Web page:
When to come
January and February are the coldest months with daytime temperatures normally reaching 10C to 15C, at night 5C to 10C. There can be frost and even snow showers, though by the coast the ground is too warm for it ever to settle.
Up in the mountains it is much colder with snow on the mountain tops over the winter and nighttime temperatures often falling below zero. There is usually heavy rain over the winter months.In March and April it gradually gets warmer with day temperatures moving up to 20C, though you can expect rain as well over these months. The land is green and lush over the winter with swathes of wild flowers covering the olive groves. This is a very beautiful time of year that would surprise many people who only know Greece in the dry summer heat. By early May a pattern of warm weather begins, day temperatures of 20C to 25C normally, though there could still be rain and some hotter days too. Into June there is less rain, temperatures about 25C, going up to 32C and higher by the end of the month. July and August are the hottest months, from 32C to 38C normally, though there can be heat waves that last several days when the temperature can go from 40C to 45C.
The cities feel especially hot, so you may want to avoid Athens at this time of year.
The humidity is generally low and usually there is wind during the afternoon which makes the high temperatures more comfortable.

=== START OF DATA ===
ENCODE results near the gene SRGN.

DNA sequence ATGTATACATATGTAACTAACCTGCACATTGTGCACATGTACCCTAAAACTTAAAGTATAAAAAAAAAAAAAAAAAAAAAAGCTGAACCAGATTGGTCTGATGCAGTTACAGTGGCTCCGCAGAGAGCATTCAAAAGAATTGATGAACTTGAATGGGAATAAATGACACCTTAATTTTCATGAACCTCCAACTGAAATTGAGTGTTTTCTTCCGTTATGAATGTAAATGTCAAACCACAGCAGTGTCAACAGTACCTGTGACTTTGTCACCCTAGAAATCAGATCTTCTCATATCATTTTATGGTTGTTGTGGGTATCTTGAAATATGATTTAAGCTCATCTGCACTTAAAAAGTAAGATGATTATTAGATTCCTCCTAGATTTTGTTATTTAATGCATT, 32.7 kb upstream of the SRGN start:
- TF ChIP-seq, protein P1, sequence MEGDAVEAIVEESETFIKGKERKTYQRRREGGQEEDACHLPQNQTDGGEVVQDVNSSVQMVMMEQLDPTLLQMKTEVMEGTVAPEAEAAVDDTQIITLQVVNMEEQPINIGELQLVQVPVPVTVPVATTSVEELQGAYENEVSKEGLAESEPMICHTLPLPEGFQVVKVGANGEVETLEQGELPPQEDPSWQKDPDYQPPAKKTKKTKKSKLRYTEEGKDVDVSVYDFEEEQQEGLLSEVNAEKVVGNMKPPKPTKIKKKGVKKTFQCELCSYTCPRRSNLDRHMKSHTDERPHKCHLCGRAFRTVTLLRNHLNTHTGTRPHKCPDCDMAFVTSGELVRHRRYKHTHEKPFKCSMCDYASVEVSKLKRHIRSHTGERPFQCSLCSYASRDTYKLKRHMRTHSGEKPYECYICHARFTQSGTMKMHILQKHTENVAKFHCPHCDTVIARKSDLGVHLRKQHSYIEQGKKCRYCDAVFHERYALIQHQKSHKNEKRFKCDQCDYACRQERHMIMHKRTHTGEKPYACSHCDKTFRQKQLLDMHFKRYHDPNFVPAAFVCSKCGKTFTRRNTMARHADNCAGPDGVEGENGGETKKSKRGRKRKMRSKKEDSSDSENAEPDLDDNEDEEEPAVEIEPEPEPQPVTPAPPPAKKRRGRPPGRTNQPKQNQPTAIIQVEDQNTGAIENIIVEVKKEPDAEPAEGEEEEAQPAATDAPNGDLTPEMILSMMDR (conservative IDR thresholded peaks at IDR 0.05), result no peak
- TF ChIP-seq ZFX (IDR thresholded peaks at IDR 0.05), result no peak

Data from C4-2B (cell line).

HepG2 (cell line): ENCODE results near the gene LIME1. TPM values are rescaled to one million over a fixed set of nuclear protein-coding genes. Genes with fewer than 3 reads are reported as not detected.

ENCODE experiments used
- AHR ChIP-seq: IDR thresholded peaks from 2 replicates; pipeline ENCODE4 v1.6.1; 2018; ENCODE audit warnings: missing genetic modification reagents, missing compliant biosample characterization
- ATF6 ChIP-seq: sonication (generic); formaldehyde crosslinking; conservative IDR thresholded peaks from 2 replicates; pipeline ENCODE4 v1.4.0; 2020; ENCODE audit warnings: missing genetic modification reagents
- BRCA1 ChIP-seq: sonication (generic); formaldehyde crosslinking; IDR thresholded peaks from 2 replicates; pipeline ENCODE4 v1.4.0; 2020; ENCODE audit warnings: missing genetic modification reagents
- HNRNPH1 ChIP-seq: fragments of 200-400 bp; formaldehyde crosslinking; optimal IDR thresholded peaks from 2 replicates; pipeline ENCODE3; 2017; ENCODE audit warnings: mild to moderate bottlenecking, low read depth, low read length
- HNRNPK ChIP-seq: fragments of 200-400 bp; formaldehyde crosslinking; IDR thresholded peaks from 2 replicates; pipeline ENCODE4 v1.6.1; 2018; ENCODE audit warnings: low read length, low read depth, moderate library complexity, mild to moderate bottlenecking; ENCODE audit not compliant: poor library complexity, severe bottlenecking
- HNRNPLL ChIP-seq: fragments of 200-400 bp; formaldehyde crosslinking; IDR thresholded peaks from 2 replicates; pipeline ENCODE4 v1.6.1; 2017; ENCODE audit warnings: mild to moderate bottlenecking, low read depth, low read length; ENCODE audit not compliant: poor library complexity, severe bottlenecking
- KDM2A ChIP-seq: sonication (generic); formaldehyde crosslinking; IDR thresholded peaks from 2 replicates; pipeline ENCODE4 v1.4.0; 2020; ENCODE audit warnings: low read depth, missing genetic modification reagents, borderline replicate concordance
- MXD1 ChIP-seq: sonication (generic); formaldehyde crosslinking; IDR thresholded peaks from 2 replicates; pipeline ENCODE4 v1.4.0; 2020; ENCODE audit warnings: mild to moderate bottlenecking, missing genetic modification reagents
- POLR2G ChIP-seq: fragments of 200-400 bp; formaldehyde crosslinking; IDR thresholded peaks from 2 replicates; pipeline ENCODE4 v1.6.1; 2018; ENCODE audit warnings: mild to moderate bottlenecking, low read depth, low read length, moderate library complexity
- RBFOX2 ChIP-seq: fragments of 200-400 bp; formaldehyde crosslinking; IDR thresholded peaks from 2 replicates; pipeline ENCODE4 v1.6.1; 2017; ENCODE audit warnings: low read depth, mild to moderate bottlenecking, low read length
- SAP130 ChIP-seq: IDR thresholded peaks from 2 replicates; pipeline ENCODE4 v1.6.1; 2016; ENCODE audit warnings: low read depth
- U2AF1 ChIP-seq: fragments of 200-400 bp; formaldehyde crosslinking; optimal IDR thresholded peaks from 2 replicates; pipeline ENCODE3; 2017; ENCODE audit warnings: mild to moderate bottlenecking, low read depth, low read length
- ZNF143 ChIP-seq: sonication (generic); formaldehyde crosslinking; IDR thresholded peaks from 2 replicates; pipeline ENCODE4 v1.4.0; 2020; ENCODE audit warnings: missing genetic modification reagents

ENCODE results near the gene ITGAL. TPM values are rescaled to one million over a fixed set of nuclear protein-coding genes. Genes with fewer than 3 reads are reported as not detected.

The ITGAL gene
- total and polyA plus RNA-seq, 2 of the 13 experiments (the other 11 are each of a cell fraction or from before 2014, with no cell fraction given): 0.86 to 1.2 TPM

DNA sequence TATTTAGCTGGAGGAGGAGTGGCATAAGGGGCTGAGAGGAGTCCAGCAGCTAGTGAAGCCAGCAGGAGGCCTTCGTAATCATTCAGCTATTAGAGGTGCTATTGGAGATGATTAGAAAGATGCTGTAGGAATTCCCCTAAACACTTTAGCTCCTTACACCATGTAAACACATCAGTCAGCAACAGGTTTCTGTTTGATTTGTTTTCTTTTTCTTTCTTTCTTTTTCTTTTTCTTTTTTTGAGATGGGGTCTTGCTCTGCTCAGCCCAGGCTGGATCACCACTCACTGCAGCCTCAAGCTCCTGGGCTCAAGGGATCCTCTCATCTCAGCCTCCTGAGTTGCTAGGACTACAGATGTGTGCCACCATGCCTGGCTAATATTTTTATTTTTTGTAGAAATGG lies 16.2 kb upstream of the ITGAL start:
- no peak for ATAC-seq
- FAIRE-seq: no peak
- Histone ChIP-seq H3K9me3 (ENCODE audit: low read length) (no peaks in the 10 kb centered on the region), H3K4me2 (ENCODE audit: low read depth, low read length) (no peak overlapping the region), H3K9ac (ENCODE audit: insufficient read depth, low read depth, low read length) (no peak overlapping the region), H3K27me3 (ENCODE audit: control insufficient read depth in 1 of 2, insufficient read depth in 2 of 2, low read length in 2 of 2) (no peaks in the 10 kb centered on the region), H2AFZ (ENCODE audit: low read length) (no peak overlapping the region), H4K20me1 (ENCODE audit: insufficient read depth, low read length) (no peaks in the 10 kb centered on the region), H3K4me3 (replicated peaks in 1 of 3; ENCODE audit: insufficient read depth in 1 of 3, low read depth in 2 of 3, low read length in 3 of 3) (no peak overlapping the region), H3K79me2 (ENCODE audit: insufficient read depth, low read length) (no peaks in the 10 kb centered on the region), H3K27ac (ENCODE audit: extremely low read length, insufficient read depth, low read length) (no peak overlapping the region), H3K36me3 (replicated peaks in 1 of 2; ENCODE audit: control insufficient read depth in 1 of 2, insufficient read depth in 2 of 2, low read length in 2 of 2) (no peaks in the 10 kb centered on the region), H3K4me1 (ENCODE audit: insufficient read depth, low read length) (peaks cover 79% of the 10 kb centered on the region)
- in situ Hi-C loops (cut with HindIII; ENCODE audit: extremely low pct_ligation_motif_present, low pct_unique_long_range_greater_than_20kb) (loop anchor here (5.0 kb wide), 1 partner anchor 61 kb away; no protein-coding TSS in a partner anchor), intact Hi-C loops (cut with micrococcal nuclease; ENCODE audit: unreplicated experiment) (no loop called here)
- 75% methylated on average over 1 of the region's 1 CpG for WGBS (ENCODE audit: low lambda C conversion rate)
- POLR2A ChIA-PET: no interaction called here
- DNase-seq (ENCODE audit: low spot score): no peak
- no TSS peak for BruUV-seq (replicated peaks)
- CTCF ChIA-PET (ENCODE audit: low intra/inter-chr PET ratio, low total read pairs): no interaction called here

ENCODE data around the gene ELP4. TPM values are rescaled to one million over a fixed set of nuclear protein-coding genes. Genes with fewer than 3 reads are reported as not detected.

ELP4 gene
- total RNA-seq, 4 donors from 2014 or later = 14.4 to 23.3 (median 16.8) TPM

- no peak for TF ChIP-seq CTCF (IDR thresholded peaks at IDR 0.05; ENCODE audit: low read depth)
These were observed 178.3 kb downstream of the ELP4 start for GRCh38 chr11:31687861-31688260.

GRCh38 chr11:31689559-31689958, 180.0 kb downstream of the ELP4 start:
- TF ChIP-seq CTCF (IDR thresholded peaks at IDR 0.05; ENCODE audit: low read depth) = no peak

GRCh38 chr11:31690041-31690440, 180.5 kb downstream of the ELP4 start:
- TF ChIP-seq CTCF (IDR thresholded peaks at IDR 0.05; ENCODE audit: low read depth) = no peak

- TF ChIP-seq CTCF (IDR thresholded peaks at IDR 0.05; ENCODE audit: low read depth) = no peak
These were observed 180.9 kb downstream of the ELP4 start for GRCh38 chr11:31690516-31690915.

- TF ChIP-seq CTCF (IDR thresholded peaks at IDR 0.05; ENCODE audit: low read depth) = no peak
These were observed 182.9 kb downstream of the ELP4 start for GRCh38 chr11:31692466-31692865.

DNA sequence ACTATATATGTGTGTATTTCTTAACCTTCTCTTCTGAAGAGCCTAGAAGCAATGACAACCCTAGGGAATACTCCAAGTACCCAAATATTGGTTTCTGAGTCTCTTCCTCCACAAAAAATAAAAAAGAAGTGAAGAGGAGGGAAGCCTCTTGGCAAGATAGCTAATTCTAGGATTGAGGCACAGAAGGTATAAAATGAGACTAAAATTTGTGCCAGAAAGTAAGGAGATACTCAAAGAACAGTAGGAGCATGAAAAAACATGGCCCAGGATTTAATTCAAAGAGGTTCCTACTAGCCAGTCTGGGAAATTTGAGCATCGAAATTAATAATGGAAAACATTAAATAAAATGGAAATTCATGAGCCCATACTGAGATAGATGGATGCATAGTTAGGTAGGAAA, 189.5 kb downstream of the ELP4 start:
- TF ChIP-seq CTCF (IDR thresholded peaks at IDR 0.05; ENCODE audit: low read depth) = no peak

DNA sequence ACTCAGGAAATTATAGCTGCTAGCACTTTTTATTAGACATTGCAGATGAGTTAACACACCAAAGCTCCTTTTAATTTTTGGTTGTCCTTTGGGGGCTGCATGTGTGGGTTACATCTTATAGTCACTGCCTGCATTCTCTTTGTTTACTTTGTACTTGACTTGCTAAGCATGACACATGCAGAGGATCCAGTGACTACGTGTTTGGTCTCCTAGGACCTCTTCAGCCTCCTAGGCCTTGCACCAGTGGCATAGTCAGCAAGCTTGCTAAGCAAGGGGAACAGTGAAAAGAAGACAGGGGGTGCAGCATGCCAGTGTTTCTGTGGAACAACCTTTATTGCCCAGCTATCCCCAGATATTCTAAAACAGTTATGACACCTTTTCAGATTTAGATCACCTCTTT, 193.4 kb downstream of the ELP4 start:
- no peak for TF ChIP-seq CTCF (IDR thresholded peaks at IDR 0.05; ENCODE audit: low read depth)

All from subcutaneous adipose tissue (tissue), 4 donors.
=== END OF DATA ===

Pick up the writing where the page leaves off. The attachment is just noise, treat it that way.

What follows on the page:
Towards the end of August temperatures start cooling down. It can stay pleasantly warm through September, October and into November, though rainstorms can suddenly make it much cooler at any time.
December can still be sunny but can also be cold and wet; last year we were picking our olives in lovely warm sunshine, the previous year it was wet and windy and we were wrapped up in fleeces to keep warm.
Visiting the archaeological sites
The main sites are generally open in the summer months from 8am to 8pm, The ongoing government spending cuts being enforced may cause opening hours to be variable due to staff reductions so check close to your visit about the situation.
The major sites
The inevitable enemy of independent travelers in Greece are the coach tours, and the main objective is to avoid them which can be done with a minimum of planning. Coach parties don’t generally invade the sites till after breakfast and are on their way to the next hotel by 5pm, giving 2 windows of opportunity. By arriving at the site when it opens at 8am you’ll have a good hour or so to get well ahead of the first coaches of the morning. From 5pm you’ll have several hours to enjoy the site as it gradually empties and the sun goes down.
Museum opening times are shorter so take that in to account if you visit later in the day you may need to go to the site museum first. Plan you overnight accommodation and journeys so you can visit sites at the best times.
The middle of the day is, of course, much hotter; the early morning and evening are much pleasanter times to go anyway. We often prefer to visit the museum first, seeing statues, friezes, and artifacts from the site help us to imagine it in its full glory when viewing the ruins afterwards.